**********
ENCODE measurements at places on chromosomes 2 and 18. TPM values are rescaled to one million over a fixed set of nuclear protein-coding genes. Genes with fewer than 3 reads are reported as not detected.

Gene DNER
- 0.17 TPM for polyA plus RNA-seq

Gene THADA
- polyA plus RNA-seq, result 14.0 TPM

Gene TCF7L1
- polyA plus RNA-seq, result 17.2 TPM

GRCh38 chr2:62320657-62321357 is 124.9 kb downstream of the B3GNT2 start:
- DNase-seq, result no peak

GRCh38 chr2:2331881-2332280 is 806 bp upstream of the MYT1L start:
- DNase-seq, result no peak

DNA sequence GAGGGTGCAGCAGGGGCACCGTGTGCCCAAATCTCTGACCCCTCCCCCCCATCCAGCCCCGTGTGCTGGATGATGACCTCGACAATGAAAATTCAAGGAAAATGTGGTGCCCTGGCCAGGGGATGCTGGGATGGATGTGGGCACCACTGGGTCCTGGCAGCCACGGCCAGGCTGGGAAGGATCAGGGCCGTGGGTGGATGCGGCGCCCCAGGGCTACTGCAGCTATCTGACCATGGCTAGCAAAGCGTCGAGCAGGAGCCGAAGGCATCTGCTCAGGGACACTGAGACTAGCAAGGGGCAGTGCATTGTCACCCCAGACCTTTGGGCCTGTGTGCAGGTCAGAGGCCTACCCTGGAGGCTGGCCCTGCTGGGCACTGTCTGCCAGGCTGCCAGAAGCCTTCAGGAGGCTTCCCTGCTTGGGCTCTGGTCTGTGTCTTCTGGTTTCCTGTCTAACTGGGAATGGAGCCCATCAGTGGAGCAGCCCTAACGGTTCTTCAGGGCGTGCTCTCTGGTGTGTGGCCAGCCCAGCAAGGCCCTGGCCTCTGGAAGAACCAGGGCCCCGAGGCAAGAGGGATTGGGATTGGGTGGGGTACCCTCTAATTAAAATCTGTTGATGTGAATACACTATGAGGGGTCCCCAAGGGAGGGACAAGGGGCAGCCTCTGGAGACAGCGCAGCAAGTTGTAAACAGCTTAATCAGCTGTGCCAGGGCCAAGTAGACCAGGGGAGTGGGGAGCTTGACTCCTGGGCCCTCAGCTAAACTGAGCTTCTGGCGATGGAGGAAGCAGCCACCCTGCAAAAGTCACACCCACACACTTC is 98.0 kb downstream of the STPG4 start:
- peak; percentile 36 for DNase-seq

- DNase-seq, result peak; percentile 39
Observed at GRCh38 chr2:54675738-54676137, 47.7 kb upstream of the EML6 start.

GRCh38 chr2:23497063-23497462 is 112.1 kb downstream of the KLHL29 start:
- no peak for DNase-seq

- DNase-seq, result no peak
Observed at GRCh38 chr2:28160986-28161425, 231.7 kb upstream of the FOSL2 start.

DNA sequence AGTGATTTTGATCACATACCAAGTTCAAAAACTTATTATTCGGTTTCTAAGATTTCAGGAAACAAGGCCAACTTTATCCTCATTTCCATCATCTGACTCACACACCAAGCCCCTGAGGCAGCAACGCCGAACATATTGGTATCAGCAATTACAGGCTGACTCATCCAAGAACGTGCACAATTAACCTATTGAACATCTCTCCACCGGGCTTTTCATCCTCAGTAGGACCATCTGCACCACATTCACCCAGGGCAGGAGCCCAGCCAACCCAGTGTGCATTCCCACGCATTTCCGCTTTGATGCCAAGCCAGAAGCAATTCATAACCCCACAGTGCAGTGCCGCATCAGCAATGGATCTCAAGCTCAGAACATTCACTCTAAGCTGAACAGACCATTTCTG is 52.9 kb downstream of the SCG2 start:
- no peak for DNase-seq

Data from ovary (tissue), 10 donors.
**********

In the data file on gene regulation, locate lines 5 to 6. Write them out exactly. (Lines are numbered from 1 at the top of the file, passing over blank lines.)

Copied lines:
- polyA plus RNA-seq, result 14.0 TPM

Gene TCF7L1